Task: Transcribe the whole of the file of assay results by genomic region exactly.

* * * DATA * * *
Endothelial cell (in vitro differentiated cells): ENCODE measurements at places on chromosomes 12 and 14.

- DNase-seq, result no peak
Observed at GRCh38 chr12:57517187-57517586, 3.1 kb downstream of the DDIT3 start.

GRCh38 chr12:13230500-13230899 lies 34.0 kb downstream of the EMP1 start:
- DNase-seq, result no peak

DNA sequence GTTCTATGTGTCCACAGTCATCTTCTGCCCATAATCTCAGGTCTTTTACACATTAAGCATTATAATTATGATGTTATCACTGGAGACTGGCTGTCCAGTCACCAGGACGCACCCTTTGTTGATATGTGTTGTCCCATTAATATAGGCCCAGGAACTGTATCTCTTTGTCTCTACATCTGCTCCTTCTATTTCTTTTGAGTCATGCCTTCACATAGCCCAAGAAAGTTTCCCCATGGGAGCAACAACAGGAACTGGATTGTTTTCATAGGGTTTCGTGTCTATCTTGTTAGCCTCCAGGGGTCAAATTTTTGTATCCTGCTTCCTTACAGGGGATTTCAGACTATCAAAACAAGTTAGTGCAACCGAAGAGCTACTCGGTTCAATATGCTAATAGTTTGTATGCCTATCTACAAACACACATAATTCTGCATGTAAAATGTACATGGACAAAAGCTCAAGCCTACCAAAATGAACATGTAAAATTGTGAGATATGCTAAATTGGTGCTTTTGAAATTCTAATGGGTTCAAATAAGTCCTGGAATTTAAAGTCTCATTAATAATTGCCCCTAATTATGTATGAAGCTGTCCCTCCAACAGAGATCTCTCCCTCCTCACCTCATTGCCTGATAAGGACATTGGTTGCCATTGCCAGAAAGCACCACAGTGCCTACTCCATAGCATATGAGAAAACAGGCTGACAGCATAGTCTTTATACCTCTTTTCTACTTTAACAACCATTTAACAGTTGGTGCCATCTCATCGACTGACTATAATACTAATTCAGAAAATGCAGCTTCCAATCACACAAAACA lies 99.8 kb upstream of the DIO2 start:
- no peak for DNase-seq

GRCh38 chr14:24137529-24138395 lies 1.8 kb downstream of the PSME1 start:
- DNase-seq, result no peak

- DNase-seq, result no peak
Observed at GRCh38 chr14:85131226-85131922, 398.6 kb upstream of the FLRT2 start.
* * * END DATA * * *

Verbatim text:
Endothelial cell (in vitro differentiated cells): ENCODE measurements at places on chromosomes 12 and 14.

- DNase-seq, result no peak
Observed at GRCh38 chr12:57517187-57517586, 3.1 kb downstream of the DDIT3 start.

GRCh38 chr12:13230500-13230899 lies 34.0 kb downstream of the EMP1 start:
- DNase-seq, result no peak

DNA sequence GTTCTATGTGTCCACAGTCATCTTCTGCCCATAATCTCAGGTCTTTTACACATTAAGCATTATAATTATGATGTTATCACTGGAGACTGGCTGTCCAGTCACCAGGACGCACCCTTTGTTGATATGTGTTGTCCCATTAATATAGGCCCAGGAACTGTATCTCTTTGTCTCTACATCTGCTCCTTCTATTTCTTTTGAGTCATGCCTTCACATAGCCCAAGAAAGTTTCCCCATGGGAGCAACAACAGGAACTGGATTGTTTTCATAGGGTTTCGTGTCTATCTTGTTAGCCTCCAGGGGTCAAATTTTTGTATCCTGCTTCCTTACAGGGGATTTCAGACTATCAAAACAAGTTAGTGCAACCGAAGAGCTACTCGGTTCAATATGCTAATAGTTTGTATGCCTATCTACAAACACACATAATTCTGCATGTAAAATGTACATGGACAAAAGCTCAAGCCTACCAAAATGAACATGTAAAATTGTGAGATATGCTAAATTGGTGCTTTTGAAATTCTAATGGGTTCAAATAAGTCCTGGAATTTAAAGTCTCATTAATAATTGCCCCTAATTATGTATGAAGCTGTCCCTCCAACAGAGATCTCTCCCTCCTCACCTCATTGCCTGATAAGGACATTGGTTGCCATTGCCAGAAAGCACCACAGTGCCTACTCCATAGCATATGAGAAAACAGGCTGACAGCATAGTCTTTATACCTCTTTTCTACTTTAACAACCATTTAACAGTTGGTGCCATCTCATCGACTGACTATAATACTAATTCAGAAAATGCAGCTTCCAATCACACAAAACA lies 99.8 kb upstream of the DIO2 start:
- no peak for DNase-seq

GRCh38 chr14:24137529-24138395 lies 1.8 kb downstream of the PSME1 start:
- DNase-seq, result no peak

- DNase-seq, result no peak
Observed at GRCh38 chr14:85131226-85131922, 398.6 kb upstream of the FLRT2 start.